Streaming is coming back to Serato. While we’ve been here reporting from ADE 2018, the company has announced that it will soon be possible to stream directly from Tidal and SoundCloud from within both Serato DJ Pro and Serato DJ Lite. It is the first time streaming has been available within Serato since the demise of Pulselocker.
Listen to this story
Ask Alexa for your DJ technology news every weekday – show me how
DJing with streamed tracks will look and feel like playing regular music files. “Saved playlists on the streaming platforms will automatically appear in the Serato DJ library as separate playlists.” says Serato.
In addition, Serato users will get access to “exclusive playlists” curated by Serato. “Each playlist will be updated monthly, ranging from warm-up selections to dancefloor bangers,” they say.
While Serato has clarified to us that you won’t be able to cache whole playlists offline as you could with Pulselocker (at least not immediately), we are assuming that the software will load full tracks onto your decks before you can play them, meaning that should the internet go down, the track you’re currently playing will still play.
Users will need a SoundCloud Go+ account and there is a 30-day free trial available from Soundcloud for DJs who wish to try it out and see if it’s for them.
SoundCloud is a huge platform for DJs of course, with 25 million creators sharing their work on there – we know of DJs who ONLY DJ with music they find on SoundCloud, such is the range of tracks on there that aren’t available anywhere else, including the type of community-uploaded edits, remixes and unreleased content that DJs love.
Again, new customers are eligible for a free 30-day trial – which is just as well, because Tidal hasn’t reached the heights of the “big two” of Apple Music and Spotify.
Tidal is known for its “HiFi” tier, that delivers lossless FLAC files – although at a price premium (it is $19.99 a month against half of that for the standard service). The big question for us around Tidal is how long it will hold out against the big competition.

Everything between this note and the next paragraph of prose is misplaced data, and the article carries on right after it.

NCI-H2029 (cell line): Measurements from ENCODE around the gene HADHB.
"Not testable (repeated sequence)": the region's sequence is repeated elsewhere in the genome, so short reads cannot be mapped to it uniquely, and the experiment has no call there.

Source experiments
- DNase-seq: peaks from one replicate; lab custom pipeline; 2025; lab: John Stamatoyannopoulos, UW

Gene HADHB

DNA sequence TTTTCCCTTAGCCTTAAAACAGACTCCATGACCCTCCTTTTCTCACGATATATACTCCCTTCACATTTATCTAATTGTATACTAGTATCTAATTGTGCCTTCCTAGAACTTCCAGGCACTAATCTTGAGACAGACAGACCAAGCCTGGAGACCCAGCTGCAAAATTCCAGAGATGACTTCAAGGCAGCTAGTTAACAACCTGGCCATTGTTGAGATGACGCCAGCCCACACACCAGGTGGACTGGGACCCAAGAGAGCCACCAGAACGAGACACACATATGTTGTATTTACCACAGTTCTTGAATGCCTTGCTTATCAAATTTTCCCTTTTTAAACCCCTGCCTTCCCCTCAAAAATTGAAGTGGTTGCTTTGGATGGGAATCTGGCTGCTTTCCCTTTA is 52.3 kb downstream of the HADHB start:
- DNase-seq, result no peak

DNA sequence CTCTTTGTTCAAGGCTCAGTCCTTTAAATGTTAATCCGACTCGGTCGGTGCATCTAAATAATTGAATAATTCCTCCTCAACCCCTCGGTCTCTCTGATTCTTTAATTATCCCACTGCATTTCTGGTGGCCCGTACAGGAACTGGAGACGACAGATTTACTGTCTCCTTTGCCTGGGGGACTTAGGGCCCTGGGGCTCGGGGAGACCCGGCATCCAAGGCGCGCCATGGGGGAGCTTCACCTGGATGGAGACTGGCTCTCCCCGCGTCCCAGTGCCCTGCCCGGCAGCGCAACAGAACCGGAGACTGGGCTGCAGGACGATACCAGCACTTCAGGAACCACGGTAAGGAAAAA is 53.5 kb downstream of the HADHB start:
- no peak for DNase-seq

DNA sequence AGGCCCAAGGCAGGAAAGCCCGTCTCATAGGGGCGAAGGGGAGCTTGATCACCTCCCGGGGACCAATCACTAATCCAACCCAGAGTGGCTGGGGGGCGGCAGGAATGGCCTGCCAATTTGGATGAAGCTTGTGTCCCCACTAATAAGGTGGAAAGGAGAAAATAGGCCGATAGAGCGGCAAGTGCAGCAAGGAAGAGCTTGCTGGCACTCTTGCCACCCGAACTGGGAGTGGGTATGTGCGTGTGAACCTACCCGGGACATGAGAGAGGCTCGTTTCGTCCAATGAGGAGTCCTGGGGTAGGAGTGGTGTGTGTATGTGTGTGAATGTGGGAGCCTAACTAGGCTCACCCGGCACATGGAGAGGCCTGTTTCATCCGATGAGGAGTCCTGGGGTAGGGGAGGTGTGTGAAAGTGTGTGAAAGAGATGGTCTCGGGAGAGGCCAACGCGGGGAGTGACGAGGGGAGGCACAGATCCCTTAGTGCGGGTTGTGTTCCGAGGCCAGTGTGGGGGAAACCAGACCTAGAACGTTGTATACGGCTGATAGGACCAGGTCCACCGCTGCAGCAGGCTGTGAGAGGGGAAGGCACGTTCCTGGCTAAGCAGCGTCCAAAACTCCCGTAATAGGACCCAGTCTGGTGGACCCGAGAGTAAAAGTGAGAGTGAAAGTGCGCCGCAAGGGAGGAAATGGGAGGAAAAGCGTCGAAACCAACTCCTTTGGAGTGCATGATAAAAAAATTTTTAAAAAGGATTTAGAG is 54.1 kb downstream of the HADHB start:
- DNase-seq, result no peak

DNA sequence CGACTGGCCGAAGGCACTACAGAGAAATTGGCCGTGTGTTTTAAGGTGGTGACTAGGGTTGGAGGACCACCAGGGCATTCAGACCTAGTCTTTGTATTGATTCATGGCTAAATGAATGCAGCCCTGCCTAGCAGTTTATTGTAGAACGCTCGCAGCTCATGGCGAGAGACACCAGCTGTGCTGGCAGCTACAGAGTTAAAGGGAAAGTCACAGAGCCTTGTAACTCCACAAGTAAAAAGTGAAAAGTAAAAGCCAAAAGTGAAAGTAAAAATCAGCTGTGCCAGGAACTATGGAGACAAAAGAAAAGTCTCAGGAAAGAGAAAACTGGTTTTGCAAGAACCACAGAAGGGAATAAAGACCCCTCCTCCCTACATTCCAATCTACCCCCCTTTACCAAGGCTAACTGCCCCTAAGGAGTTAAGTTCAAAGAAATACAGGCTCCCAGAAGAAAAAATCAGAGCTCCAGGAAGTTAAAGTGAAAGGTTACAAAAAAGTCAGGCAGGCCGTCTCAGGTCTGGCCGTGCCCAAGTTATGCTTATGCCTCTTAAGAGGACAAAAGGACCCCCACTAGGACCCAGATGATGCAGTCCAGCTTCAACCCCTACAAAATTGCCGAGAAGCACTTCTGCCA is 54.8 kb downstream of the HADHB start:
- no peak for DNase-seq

So while pros and purists might scoff, this is a huge leap for everyone else. Having access to your music library (sorry, purists, but most people nowadays organise their music inside a streaming service or two), especially when one of those sources is SoundCloud, is a huge deal.
What is interesting is that there are TWO services being announced, and that one of them is Tidal (not Spotify, or Apple Music). This indicates that as DJ apps such as Serato start to align themselves with streaming services, they won’t be tying themselves to a single streaming source.
Combined with the face that Beatport is about to launch its own such service designed to be plugged into DJ apps in the same way, pretty soon we expect Serato to add more such integrations. After all, there’s no real reason to prefer Tidal over the “big two” mainstream services, so it has to be down to licensing and timing. We can see a time when all such services are plugged in, which will bring amazing possibilities.
Anyone who uses Sonos, for instance, will be aware of how its app allows the user to plug in multiple services, and search across the lot of them in one go – having something similar in a DJ app would be a game changer, and it is clear to us that it is not a question of if, but when.
One note of caution though, is sounded by the use of the wording “separate playlists” in the sentence from the press release quoted above. Word-for-word it says: “Saved playlists on the streaming platforms will automatically appear in the Serato DJ library as separate playlists.”
DJs like to organise their music into ad hoc playlists, and if the fact that the ultimate source of a track is a streaming service and not a local file means that this isn’t going to be possible, it will be a handicap. We’ll have to wait and see for now. More when we have it.
So what do you think about streaming returning to Serato? What are your worries about all of this? Will you be jumping on board? Let us know your thoughts!